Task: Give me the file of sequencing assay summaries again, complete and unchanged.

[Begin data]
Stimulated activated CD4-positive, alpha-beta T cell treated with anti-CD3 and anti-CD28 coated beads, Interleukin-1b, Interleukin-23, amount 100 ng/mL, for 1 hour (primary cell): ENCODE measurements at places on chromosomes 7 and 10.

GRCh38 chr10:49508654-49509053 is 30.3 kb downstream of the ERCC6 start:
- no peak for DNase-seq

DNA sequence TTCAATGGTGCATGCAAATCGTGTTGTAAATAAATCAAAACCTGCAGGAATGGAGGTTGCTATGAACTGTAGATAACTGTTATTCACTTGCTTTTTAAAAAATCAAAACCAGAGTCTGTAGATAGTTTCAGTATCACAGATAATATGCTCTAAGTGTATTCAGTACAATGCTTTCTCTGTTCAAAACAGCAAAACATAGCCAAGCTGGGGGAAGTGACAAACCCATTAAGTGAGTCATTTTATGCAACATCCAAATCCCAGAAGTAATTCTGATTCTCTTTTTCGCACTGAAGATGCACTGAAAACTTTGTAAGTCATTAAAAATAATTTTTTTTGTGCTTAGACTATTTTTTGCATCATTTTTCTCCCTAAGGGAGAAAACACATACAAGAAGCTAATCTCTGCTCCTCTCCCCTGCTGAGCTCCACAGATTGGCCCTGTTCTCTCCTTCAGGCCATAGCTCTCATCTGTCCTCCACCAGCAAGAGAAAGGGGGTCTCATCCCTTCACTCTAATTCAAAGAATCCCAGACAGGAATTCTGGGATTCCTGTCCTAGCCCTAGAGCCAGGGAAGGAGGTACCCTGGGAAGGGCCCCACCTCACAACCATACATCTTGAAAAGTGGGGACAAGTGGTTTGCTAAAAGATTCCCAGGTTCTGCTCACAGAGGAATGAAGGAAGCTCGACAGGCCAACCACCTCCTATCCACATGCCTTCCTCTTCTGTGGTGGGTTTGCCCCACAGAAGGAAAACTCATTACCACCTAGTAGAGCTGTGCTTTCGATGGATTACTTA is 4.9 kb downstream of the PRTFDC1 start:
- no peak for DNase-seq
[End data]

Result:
Stimulated activated CD4-positive, alpha-beta T cell treated with anti-CD3 and anti-CD28 coated beads, Interleukin-1b, Interleukin-23, amount 100 ng/mL, for 1 hour (primary cell): ENCODE measurements at places on chromosomes 7 and 10.

GRCh38 chr10:49508654-49509053 is 30.3 kb downstream of the ERCC6 start:
- no peak for DNase-seq

DNA sequence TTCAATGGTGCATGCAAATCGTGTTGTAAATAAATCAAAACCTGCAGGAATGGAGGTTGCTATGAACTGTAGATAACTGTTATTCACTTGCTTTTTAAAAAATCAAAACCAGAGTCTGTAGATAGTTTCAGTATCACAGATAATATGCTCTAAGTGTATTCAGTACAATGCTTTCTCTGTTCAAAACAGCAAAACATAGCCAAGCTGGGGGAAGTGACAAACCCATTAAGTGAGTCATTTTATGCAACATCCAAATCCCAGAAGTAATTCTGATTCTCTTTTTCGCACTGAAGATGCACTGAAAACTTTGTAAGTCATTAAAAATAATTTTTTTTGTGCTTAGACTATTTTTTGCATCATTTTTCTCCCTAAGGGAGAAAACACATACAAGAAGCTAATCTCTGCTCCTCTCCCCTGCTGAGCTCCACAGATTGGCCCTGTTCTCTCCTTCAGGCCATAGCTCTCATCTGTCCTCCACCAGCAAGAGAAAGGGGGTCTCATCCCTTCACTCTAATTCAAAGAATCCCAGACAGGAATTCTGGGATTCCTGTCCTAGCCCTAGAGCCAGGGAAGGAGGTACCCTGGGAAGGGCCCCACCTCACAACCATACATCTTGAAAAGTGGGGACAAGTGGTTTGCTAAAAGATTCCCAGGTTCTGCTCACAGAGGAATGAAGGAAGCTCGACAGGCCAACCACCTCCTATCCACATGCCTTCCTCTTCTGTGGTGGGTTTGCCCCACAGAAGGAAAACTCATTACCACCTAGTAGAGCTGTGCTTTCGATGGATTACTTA is 4.9 kb downstream of the PRTFDC1 start:
- no peak for DNase-seq